871st Week: Honoring and Invoking Emergence

Sitting in Central Park one morning, I thought about an On Being interview I heard about the importance of hope when looking toward what needs to change in our collective world of human presence and activity. As I listened, I thought about the war in Ukraine and about the powerful polarization that exists in my country, the U.S., and also in other countries around the world.

From a spiritual perspective, I interpret this polarization to involve those who, perhaps because of fear, orient to a stance of individual rights, discomfort with “difference”, and what I would call an orientation to separation. And, on the other hand, there are those who orient to collective well-being, interdependence, and an underlying sense of oneness within our human family and with nature. I’m sure there are many people in the middle, but in our seats of power it seems that the polarization expresses itself in fairly distinct ways.

I’ve written before about a dynamic in Nature, emergence, that has given me hope over the years, even in times like these where our human family seems to orient to short-term goals and tribal kinds of interests. What emergence refers to is the tendency of Nature to generate unexpected and unanticipated solutions, creating new options to meet and shift existing conditions. The example I usually offer is how Nature somehow brought together molecules of air that, when combined, created liquid—when oxygen and hydrogen came together to create water. I don’t think anyone could have imagined that air could create liquid and yet our lives depend on this moment of emergence from so long ago.

I think of emergence, in a sense, as Nature’s creative intelligence grappling with and solving challenging problems and issues that arise in the course of life’s unfolding itself. When I look around the world at this time, I find myself thinking a lot about emergence and wondering how to “call on it” to help us resolve all the various ways in which our human family is harming ourselves and the planet.

For this week’s practice, then, I invite you to play with the following meditative process and notice how it feels to you. It’s a process of invoking, calling on, the Spirit of Emergence—of imagining that we can call on the intelligence of Nature to help us at this crucial time. In whatever way you imagine the intelligence of Nature is fine. I’ll call it the Spirit of Emergence for this practice, but you call it and envision it in any way that works for you.

  • Begin by settling in and taking a moment to follow your next out-breath down into the place in you that is your internal home base, the place where you settle when you bring your awareness inside.
  • Notice that this is your internal center of gravity and it has, as an ever-present aspect, an underlying steadiness that is always there, a steadiness that is never disturbed.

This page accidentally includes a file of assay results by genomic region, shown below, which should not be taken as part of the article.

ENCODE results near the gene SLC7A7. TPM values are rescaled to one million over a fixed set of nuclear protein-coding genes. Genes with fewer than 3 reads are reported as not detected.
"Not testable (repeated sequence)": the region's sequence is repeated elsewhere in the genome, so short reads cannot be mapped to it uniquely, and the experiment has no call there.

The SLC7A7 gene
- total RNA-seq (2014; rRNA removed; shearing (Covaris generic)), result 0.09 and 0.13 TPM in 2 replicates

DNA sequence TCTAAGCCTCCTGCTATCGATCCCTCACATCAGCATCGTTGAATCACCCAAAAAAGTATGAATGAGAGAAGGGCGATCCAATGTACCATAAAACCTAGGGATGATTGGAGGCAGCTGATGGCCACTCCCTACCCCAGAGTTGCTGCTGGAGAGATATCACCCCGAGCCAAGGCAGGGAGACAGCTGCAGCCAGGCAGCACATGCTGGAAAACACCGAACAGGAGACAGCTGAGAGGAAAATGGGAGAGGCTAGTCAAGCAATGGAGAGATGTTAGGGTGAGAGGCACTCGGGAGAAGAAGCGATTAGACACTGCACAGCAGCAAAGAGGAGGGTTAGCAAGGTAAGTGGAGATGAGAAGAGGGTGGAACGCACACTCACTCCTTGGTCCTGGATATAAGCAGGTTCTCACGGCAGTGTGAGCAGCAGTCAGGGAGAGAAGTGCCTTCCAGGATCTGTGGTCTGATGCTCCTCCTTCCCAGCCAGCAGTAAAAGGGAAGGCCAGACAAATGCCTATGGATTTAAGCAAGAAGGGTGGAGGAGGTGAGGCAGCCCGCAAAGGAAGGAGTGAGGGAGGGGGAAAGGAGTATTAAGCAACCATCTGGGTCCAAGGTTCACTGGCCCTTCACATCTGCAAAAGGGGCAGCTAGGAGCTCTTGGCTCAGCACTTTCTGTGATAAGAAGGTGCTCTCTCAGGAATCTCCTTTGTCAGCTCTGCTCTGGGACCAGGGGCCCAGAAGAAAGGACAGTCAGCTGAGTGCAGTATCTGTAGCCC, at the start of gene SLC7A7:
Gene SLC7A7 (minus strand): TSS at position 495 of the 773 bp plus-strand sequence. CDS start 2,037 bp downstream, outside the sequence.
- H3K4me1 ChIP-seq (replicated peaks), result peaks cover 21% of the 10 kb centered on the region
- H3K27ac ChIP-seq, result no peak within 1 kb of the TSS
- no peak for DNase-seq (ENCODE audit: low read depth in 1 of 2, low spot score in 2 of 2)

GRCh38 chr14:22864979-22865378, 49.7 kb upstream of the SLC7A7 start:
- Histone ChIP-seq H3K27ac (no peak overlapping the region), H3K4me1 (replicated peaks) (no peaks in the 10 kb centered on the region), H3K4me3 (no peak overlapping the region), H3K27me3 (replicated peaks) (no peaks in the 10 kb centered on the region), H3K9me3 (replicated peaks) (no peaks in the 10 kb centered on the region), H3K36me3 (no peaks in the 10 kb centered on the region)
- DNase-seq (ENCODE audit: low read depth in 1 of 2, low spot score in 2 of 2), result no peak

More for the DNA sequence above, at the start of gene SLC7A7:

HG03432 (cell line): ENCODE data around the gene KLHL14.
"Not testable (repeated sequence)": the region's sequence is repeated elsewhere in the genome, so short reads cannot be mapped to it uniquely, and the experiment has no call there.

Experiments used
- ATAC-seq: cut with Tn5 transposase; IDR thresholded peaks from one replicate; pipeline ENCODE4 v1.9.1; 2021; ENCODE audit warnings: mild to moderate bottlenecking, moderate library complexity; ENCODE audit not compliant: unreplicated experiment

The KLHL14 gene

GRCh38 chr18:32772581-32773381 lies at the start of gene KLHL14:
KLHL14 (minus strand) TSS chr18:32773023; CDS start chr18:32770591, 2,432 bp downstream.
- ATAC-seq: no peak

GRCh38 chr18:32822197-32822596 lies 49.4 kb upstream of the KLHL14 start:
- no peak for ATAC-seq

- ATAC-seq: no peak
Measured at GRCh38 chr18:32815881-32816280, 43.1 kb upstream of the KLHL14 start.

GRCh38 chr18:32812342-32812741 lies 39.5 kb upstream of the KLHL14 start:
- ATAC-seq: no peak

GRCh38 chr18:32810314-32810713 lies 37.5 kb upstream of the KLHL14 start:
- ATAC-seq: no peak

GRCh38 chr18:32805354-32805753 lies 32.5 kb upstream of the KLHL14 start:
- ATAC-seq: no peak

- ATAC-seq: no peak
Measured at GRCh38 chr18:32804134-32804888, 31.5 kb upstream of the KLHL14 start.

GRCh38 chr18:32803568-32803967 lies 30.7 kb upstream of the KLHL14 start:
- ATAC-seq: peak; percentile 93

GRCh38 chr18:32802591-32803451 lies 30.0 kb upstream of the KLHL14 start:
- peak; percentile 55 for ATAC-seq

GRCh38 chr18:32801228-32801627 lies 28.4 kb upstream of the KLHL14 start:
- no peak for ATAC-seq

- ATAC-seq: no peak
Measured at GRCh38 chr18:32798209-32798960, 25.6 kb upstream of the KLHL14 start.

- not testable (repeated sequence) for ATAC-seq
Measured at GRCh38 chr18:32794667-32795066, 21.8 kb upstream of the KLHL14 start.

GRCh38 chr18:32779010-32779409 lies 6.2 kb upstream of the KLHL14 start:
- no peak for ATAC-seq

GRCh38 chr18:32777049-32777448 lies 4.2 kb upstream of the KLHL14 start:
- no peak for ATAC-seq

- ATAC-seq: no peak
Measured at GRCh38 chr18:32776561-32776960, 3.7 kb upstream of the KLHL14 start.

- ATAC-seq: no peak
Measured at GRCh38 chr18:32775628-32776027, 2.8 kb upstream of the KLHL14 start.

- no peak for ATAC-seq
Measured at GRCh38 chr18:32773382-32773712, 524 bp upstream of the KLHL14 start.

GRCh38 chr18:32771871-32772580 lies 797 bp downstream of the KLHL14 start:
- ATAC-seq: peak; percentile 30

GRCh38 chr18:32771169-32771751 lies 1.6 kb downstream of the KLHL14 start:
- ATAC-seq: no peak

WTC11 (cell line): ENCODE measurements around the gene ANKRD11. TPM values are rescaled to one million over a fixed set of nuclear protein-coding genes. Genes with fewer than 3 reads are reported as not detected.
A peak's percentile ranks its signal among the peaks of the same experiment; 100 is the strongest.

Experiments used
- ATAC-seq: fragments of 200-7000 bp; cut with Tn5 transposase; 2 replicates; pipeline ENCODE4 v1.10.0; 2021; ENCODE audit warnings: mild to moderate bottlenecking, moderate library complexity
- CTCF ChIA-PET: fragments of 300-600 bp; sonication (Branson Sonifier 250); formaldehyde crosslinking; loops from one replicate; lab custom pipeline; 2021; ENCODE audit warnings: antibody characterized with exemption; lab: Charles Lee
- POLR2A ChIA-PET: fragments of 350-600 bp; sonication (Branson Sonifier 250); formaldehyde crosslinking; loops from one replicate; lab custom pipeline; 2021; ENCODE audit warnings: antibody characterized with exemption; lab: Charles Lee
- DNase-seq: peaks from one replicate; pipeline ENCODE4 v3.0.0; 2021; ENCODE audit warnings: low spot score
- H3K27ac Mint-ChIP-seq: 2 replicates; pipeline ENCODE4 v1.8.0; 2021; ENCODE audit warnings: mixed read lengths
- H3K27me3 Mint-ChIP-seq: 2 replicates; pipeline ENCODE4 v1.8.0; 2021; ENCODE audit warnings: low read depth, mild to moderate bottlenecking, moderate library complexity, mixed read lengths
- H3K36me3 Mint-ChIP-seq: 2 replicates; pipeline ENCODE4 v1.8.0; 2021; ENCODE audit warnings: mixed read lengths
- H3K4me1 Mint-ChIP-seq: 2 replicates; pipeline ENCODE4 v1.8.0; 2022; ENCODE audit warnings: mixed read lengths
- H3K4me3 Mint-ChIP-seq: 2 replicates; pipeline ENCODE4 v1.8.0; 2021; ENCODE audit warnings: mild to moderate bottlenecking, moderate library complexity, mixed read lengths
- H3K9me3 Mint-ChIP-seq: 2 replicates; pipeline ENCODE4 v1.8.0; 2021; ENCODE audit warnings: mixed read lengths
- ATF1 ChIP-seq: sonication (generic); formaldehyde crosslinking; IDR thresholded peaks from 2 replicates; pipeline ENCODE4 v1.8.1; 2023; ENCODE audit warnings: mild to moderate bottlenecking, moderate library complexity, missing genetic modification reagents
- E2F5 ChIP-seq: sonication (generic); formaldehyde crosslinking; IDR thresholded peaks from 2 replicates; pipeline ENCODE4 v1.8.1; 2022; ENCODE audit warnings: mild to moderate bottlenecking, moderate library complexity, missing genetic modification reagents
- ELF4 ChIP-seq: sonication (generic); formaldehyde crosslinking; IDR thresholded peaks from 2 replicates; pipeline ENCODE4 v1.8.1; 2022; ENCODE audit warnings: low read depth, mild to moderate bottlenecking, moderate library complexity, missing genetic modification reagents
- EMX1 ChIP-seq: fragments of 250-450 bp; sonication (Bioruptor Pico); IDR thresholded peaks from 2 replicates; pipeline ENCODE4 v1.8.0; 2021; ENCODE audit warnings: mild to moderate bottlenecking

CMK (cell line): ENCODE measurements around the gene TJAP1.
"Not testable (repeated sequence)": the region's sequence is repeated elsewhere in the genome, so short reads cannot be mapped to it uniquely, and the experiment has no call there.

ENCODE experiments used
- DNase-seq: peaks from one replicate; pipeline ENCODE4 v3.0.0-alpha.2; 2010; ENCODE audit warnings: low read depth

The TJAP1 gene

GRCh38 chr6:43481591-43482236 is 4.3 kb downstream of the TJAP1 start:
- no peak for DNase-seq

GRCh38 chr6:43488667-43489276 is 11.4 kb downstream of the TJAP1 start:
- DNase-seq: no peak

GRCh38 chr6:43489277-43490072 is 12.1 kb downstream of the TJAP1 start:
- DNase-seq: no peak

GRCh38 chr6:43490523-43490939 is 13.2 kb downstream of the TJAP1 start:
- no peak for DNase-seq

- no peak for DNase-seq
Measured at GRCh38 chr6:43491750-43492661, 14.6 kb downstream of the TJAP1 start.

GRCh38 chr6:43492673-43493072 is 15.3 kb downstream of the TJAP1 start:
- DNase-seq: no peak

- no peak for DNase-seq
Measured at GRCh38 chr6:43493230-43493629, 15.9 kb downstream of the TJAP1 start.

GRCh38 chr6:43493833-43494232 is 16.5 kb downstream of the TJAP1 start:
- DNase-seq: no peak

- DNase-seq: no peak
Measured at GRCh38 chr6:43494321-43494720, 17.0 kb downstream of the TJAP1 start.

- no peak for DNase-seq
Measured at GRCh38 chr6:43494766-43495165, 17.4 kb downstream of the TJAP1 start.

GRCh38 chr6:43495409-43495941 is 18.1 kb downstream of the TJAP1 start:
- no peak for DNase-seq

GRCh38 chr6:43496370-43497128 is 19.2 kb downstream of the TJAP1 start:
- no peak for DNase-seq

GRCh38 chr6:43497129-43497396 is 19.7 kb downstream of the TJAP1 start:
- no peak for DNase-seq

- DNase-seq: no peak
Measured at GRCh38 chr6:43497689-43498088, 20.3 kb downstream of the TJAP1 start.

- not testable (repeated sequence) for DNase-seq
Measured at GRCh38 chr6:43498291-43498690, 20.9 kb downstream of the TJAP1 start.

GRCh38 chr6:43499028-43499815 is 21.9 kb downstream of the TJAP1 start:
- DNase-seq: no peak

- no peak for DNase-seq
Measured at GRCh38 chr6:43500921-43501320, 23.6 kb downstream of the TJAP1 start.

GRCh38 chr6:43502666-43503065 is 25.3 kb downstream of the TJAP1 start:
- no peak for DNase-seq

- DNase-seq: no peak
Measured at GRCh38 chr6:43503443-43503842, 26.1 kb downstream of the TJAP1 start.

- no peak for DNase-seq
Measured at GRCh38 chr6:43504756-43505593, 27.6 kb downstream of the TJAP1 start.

• You might also notice the quality and tone of your radiating presence, as this place is where your core presence arises and flows from within you out into the world.
  • Also take a moment to notice how your body receives the support that is under you, and also maybe notice your body settling in just a little bit more.
  • Now, take some time to simply call on the Spirit of Emergence, or on the essence of Emergence, asking it to come into our world and offer solutions to the problems we humans have become embroiled in at this time. For me, I ask the Spirit of Emergence to offer solutions that will support our underlying relationship with each other and the world in the direction of a recognition of our interdependence and our oneness, that if any of us suffer it affects us all.
  • Some people like to offer a spoken intention or a ritual and you might see if something like that comes to mind that you’d like to include here.
  • Offer yourself as much time as you’d like to invoke Emergence into our world, and notice what resonates best for you in terms of how you do this.
  • When you feel complete, take a moment to again notice your own core presence, the steadiness that’s always there, and the support of your body—that you have this internal home base to return to whenever you feel a need to settle.
  • When you’re ready to come back, wiggle your fingers and toes, look at the environment that’s around you right now, and come all the way back.

As with all these practices, there’s really no right way to do this one. Rather, this is a suggested opportunity for you to discover what works best for you. Also be sure to acknowledge and accept any mixed feelings you may have, as they are part of your underlying wholeness.

And, please remember to bring along curiosity as your constant companion and to pat gently on the head any judgments that may arise, allowing them to move on through without your having to do anything about them.

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